Women and sport
The fastest growing sport in Britain today is girls’ football. Eniola Aluko, who is one of England’s top strikers and plays for Chelsea Ladies, will talk about her career and inspiring a new generation of young women to take up the sport. She put her job as a sport and showbiz lawyer on hold to become a full-time footballer and take part in this year’s Women’s World Cup, in which England secured third place. Statistics show men play more sport than women, and women’s participation in sport declines with age.
Child sexual abuse
The Jimmy Savile scandal and subsequent police investigations has brought the issue of child sexual abuse into the spotlight in recent years. Latest figures show that in Scotland there were 3,742 sexual offences against children under 18 recorded in 2013-14, including rape, sexual assault and grooming – which was a ten-year high. The number of recorded sexual offences against children in England and Wales has also risen by a third. One victim who was abused by a teacher twenty years ago will share her story at the summit.
Child marriage
Afghan rapper Sonita Alizadeh will share her experience of narrowly escaping a forced marriage at the age of 14. She uses her music to challenge cultural norms and wrote a song called ‘Brides for Sale”. Child marriage is widespread in many developing countries and can have consequences including depriving children of education and health risks associated with early sexual activity and childbirth. It is estimated there are 70 million child brides worldwide, who married before the age of 18.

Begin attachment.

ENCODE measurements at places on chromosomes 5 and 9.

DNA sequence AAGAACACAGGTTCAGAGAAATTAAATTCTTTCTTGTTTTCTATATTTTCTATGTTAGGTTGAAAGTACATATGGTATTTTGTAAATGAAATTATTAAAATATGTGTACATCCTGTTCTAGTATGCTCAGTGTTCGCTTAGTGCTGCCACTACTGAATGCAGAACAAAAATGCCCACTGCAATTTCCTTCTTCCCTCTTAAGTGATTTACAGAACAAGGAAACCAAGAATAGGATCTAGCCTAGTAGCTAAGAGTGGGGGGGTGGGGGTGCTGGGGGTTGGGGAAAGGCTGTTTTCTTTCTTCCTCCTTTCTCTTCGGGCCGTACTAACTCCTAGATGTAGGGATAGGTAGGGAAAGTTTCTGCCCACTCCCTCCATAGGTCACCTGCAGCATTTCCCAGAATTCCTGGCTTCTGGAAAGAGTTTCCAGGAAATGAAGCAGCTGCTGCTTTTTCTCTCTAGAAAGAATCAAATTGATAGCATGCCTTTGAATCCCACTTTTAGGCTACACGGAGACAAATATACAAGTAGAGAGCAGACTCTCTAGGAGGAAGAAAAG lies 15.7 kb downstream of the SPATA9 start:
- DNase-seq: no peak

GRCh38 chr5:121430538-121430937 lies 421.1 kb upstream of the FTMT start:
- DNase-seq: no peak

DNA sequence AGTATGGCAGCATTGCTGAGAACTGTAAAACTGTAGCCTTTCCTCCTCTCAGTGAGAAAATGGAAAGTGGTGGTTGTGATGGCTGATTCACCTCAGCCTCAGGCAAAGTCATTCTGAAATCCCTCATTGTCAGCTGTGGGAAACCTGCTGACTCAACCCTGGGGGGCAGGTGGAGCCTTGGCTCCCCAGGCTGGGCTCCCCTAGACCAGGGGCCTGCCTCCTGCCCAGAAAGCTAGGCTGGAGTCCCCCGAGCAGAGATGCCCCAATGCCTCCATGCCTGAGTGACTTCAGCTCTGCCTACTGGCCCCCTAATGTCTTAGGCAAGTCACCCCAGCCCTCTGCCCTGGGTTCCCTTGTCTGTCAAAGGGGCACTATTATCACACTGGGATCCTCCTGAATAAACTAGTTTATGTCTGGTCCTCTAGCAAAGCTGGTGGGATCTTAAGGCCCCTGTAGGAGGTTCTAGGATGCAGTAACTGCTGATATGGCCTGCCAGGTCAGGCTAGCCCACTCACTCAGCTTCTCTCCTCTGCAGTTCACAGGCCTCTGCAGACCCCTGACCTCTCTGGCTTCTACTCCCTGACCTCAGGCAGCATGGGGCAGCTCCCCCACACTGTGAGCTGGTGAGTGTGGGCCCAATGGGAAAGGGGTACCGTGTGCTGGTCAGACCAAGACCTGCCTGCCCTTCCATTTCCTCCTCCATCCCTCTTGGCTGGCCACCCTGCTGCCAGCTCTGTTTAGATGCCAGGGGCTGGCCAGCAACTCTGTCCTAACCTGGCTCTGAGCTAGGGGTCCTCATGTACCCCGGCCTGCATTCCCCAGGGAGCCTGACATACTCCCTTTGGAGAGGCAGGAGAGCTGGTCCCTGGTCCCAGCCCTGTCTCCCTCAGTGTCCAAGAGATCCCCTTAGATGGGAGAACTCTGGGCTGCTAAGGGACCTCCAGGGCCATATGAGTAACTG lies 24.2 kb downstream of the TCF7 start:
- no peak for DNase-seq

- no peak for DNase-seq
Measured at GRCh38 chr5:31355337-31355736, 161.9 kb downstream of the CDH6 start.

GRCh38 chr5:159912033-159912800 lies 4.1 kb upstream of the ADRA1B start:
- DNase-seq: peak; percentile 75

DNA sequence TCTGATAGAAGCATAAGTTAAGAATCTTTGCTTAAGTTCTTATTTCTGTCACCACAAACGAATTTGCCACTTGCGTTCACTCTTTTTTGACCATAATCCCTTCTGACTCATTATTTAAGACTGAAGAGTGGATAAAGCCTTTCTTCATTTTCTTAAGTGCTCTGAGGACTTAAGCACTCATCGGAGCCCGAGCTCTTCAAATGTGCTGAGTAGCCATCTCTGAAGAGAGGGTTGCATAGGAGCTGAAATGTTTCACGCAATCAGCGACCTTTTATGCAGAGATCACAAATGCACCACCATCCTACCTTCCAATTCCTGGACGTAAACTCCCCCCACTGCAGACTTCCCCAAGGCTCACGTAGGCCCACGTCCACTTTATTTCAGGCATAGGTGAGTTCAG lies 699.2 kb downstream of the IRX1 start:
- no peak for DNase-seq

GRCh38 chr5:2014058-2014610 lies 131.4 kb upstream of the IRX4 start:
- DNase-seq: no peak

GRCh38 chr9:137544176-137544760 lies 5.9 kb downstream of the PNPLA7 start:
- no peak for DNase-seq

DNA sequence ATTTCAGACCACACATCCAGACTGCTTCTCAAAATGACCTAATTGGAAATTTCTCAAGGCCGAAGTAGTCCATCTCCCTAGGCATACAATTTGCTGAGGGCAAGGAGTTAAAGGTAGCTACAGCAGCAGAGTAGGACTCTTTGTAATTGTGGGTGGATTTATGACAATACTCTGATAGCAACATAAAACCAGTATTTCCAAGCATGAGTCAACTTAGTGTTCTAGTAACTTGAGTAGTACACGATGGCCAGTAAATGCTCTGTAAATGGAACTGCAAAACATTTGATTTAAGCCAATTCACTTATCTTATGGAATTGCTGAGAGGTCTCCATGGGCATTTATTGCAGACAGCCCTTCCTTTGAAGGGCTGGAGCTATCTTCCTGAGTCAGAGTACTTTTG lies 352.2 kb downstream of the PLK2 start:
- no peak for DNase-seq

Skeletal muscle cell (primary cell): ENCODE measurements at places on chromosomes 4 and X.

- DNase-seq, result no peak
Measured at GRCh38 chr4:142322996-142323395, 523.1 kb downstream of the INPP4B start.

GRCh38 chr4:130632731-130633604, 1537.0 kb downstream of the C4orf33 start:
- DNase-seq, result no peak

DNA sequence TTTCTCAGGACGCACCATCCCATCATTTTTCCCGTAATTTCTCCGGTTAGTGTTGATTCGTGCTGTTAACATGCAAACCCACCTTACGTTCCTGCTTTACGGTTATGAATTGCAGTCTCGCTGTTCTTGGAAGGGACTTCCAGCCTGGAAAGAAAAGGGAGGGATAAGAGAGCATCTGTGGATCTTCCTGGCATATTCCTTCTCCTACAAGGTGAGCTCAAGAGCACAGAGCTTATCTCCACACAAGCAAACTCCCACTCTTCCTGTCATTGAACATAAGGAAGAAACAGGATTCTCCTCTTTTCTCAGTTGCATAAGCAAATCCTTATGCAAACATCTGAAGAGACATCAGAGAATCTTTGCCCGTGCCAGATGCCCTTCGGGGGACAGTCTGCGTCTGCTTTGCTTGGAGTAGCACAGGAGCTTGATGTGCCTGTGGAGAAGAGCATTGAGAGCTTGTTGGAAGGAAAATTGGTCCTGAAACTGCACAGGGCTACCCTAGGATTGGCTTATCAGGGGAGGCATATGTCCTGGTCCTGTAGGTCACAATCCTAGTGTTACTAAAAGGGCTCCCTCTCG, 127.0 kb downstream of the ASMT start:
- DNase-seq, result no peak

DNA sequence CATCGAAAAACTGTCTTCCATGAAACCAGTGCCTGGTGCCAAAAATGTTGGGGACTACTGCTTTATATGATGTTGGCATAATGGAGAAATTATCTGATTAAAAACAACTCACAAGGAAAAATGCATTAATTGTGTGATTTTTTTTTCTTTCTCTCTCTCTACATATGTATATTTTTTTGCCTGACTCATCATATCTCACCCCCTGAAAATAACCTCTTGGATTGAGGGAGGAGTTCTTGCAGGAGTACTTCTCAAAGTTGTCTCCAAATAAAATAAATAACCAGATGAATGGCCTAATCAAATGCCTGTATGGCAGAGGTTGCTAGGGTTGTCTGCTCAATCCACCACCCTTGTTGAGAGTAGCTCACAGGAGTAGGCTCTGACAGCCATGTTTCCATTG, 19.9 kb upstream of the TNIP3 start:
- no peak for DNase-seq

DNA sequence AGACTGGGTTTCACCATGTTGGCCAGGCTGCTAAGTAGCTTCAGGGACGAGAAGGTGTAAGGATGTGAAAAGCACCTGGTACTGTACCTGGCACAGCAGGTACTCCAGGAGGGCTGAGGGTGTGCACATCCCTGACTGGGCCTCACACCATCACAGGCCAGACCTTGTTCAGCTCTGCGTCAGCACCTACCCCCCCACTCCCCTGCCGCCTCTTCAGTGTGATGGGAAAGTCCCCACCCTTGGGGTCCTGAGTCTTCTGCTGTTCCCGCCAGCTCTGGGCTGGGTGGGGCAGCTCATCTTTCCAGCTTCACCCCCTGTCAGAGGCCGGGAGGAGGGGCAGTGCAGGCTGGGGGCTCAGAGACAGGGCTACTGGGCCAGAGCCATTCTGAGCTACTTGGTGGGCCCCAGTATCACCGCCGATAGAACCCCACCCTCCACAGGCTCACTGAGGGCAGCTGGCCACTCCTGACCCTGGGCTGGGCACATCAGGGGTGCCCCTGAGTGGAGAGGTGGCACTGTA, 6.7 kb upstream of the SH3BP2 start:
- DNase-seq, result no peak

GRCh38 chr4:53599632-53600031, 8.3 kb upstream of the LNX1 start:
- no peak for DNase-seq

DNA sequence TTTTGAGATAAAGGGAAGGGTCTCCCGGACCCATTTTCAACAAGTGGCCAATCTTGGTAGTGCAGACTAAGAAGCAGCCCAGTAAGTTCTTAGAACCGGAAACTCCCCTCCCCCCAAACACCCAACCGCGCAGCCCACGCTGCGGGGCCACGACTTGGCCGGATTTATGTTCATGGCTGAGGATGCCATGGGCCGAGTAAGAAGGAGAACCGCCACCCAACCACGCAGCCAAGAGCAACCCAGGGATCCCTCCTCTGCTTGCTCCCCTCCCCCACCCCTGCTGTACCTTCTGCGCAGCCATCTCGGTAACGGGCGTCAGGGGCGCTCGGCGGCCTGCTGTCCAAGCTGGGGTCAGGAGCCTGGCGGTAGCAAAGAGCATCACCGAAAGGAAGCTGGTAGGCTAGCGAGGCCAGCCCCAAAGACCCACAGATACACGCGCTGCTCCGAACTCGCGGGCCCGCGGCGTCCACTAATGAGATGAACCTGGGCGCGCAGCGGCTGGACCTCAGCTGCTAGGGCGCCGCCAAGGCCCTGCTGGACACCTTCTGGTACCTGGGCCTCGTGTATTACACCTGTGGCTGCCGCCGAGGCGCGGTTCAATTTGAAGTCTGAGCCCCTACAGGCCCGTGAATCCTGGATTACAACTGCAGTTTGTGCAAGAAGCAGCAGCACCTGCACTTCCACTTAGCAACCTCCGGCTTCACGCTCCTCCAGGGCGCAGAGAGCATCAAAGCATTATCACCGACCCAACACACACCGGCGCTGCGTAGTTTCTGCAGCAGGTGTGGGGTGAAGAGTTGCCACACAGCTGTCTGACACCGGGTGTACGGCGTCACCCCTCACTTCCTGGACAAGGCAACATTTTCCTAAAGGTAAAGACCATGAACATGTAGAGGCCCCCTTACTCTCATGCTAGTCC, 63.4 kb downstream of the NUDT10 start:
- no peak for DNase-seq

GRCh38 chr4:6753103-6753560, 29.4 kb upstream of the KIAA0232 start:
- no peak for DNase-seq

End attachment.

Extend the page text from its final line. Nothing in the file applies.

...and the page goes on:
Women leaders
While there is much talk of women’s “empowerment”, one topic which the Women in the World summit will scrutinise is whether this will result in many more women leaders in the future. Currently figures show that although women make up just over half of the population, only 30% are MPs. Women also account for only around a fifth of FTSE 100 company directors.
The recent image of three-year-old Aylan Kurdi lying drowned on a beach in Turkey triggered an outcry around the world and brought the human cost of the refugee crisis into sharp focus. Around half of the refugees globally are women and there are concerns over issues facing women in refugee camps such as sexual violence and human trafficking. Mervat Alsman, a Syrian refugee who has just arrived in the UK, will share her story at the summit.
Malala Yousafzai became known around the world after being shot in the head by a Taliban gunman in 2012 for speaking out about the rights of girls to education. She later became the youngest winner of the Nobel Peace Prize at the age of just 17. Her mother Toor Pekai Yousafzai will speak publicly for the first time at the summit, together with her husband Ziauddin Yousafzai.

17/09/2015 - Letter from Abdalla Kurdi, father of Alan Kurdi.

Dear friends, 
There is very good information about the situation in Syria and more generally in the Near East.  The region is involved in a local and international power struggle. Our Syrian homeland has become a focus of this struggle, in which there is now neither security nor economic stability. This is the reason that people have packed up, leaving the country of their fathers and grandfathers for other countries, in hope of finding security and a humane life.